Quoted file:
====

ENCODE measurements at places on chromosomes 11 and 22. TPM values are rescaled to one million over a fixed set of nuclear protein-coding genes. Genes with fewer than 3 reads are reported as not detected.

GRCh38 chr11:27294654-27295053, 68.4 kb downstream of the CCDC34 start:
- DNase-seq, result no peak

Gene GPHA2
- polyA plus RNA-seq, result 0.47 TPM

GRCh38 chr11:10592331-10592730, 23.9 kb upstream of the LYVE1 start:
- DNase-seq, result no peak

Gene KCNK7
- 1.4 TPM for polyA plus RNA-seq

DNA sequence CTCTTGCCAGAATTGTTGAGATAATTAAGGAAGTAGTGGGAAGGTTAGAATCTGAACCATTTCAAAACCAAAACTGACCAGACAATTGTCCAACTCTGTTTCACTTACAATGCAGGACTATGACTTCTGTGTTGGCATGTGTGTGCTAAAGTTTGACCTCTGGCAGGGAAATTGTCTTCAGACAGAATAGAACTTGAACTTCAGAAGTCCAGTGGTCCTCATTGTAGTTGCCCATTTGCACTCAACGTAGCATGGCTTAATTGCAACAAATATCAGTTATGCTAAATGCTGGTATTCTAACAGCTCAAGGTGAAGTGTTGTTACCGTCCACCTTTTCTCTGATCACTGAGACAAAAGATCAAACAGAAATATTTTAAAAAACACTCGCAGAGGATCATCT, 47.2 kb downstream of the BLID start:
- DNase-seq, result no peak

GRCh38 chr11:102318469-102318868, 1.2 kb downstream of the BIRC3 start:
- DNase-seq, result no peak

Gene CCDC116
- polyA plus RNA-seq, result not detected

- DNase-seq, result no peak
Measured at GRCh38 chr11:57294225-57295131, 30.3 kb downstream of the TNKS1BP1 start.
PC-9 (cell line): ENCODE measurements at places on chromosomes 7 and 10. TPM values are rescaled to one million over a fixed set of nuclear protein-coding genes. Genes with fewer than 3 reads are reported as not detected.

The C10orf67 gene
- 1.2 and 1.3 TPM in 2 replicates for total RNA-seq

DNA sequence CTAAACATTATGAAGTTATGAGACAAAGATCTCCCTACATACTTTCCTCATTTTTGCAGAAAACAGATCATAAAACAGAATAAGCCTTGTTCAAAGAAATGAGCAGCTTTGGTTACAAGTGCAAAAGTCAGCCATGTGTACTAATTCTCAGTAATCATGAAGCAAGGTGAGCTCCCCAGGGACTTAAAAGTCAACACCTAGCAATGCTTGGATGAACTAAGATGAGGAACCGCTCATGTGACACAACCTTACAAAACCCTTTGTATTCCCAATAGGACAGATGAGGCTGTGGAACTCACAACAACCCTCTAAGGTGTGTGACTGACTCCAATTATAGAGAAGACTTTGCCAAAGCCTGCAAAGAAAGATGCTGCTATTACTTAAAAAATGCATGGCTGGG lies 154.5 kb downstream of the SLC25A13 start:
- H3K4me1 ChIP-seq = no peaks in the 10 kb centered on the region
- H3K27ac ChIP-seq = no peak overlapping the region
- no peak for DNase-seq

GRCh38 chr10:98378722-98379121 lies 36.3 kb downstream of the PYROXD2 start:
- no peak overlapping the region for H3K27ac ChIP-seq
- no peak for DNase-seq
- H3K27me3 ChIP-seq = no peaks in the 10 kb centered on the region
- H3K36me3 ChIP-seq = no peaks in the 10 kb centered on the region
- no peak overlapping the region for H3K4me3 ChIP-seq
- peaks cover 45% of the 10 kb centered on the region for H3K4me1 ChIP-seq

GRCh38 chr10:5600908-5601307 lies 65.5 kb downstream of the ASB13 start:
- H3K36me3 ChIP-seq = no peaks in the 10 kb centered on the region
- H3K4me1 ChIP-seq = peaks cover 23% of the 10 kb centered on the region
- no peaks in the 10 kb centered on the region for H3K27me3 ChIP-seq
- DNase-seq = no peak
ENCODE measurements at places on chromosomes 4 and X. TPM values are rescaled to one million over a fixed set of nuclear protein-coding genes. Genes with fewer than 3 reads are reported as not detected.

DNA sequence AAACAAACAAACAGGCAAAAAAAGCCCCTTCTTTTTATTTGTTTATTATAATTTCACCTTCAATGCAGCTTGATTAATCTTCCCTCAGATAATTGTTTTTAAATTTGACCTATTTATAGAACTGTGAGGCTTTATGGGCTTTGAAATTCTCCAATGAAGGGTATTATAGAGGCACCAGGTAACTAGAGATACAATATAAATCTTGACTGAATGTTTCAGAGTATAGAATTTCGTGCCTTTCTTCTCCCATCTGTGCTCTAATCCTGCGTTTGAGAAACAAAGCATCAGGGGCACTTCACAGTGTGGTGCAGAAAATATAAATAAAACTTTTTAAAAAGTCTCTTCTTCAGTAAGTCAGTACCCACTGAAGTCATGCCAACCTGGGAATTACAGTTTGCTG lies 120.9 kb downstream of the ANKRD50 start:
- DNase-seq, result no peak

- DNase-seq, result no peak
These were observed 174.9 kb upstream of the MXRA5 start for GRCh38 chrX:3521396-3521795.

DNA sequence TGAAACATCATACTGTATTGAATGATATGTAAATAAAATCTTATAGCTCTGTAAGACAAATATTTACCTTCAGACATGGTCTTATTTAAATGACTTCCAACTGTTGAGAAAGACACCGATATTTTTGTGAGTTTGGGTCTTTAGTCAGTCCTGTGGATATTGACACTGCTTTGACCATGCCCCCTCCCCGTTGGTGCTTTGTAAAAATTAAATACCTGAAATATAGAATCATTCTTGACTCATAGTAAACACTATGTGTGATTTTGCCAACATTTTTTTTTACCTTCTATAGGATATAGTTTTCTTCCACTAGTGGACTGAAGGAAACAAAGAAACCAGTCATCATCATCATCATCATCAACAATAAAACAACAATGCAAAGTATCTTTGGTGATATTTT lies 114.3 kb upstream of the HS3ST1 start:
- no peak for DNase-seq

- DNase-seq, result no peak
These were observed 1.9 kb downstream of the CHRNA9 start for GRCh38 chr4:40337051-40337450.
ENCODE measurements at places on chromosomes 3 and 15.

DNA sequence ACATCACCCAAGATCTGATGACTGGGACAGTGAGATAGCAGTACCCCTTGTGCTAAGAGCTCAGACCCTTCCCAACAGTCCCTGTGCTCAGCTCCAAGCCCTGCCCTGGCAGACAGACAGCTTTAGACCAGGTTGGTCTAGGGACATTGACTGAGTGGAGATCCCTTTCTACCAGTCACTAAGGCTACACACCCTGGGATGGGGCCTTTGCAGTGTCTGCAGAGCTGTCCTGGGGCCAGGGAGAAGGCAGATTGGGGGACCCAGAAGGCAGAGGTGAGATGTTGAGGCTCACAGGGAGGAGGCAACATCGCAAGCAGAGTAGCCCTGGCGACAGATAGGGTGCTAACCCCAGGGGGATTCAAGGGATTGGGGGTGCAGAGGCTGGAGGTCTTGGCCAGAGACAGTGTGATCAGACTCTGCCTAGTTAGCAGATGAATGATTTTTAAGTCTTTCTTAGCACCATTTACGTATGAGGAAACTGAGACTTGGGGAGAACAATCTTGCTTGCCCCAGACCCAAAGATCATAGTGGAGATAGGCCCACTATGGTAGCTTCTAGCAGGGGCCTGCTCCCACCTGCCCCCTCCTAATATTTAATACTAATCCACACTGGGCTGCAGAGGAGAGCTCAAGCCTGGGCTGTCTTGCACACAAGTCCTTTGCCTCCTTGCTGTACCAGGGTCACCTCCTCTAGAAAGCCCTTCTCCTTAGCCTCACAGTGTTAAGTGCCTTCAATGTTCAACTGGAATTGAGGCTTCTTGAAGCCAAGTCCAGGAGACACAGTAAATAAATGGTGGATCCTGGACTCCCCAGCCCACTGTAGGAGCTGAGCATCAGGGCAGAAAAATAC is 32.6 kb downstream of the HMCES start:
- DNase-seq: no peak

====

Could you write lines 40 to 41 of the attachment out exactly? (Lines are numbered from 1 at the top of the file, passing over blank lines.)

- DNase-seq, result no peak
These were observed 174.9 kb upstream of the MXRA5 start for GRCh38 chrX:3521396-3521795.